The Pennsylvania Supreme Court ruled yesterday that records of a private entity acting on behalf of a public agency may be subject to the state’s open records laws.
In its ruling, the court interpreted a provision of the Right-to-Know Law under which some records of a party that has a contract with a government agency to perform a “governmental function” become public. Scranton Times Tribune reporter Gretchen Wintermantel filed an open records request with the Lackawanna County Multi-Purpose Stadium Authority seeking contract bids for concessions stands at PNC Field stadium.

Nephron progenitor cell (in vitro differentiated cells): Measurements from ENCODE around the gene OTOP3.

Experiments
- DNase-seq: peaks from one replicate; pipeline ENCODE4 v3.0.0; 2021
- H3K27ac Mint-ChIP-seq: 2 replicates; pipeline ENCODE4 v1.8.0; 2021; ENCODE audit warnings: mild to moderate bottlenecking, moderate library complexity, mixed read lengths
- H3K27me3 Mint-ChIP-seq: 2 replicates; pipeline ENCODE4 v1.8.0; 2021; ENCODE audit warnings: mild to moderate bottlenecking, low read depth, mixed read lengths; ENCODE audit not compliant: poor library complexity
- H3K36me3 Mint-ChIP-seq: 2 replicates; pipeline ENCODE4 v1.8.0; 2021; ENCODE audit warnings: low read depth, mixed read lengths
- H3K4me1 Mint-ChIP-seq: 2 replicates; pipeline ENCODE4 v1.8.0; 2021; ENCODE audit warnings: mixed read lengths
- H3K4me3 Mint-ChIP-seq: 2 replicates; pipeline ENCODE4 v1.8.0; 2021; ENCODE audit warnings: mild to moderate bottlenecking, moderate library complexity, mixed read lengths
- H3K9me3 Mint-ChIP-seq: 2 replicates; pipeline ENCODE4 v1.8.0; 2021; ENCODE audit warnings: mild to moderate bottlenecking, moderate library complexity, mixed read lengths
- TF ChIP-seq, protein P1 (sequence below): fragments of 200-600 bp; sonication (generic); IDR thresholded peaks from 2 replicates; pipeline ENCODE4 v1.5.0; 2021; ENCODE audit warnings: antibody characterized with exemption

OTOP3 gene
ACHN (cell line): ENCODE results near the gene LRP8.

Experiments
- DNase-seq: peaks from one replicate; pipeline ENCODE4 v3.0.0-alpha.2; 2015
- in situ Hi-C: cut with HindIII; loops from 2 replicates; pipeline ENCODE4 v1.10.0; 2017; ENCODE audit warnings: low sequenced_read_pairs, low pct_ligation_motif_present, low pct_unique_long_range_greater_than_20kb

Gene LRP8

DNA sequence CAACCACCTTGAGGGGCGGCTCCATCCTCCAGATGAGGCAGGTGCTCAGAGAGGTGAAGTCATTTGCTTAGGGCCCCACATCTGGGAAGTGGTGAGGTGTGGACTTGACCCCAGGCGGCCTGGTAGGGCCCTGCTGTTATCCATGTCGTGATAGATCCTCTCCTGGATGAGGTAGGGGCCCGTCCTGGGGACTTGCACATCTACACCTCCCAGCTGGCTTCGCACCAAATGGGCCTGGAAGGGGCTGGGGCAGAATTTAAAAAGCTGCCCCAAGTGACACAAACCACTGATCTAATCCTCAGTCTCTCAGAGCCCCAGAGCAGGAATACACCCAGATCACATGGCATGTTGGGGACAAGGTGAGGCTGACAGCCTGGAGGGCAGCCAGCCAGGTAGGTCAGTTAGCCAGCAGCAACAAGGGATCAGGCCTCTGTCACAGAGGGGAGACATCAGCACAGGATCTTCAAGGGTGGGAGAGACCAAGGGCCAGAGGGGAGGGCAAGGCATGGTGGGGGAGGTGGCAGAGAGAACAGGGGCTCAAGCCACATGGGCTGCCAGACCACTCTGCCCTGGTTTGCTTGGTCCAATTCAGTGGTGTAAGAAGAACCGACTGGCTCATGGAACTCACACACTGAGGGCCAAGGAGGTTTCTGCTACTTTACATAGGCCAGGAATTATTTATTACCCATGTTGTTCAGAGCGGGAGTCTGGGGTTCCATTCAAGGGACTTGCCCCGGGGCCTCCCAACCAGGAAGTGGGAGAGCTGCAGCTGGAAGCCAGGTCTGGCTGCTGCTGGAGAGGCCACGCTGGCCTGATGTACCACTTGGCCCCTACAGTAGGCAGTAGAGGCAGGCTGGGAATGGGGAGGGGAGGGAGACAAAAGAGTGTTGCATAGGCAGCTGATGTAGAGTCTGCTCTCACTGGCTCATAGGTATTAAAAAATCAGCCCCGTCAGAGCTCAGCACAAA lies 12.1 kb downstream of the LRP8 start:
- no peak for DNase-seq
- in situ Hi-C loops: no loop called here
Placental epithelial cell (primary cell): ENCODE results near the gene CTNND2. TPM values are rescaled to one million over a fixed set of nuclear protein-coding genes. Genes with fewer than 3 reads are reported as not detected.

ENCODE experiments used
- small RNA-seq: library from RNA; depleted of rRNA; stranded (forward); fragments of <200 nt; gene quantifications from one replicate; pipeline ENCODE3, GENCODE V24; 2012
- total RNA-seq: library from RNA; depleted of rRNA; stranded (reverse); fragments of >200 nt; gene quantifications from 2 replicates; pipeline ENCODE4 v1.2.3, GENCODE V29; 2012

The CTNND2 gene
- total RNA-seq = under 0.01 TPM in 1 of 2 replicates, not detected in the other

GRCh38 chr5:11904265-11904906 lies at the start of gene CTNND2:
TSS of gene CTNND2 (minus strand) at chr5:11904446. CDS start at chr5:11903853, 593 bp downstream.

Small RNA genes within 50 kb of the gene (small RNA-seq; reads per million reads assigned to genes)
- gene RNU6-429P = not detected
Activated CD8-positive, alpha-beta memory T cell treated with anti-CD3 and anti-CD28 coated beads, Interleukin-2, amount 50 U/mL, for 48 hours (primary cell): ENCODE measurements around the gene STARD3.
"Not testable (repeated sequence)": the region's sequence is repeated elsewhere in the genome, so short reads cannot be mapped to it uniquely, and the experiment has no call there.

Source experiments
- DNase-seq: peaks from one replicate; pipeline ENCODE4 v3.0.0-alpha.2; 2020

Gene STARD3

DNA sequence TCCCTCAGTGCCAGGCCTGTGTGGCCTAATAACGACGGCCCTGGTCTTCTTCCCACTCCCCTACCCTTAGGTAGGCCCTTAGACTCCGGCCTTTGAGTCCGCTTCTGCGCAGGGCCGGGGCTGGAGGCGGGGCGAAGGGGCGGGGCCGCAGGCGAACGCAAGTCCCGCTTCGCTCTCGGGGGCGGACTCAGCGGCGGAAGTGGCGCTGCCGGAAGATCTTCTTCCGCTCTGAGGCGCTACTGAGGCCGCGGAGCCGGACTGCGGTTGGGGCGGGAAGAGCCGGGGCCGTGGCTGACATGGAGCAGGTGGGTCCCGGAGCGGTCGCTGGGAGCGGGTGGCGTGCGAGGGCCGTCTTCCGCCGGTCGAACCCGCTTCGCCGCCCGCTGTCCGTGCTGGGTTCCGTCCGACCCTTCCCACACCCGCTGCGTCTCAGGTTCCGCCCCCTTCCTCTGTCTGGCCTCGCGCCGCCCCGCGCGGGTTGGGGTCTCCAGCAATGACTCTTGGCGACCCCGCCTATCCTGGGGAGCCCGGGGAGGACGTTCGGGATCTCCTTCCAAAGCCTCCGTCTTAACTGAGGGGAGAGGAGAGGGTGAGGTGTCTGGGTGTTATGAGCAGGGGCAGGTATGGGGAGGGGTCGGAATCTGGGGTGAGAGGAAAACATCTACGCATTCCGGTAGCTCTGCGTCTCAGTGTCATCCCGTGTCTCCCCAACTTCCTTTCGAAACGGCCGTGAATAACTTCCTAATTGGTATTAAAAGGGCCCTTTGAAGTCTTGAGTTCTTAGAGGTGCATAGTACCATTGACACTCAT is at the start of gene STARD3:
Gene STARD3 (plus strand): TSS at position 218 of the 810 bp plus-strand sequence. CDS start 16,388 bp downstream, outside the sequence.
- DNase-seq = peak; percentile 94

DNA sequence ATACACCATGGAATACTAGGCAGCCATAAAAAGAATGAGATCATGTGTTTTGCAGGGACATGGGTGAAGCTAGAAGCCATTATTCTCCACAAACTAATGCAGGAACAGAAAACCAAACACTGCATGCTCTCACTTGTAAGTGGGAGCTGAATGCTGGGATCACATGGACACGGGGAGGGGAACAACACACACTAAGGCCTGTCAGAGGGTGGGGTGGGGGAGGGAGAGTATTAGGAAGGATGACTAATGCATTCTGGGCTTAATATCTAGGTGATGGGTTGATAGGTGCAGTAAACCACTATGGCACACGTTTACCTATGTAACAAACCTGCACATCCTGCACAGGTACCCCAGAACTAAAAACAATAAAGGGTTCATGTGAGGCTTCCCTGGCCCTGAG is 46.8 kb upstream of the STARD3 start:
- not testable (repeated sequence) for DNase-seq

The reporter was concerned when SWB Yankees, LLC, which is owned by the New York Yankees, solicited bids from concessions vendors but ending up entering a contract with another company also owned by the New York Yankees. SWB Yankees, a private minor league baseball operation company, manages the stadium and pays the authority an annual fee for using the stadium.
The Authority denied the request, arguing that SWB Yankees was not “contracted to perform a governmental function on behalf of the agency,” and therefore the information was not a public record of the Authority.
In determining whether the records could be subject to the law, the court adopted a so-called “non-ancillary test,” under which it considered whether the contractor was performing one of the “essential governmental functions” of the Authority on its behalf.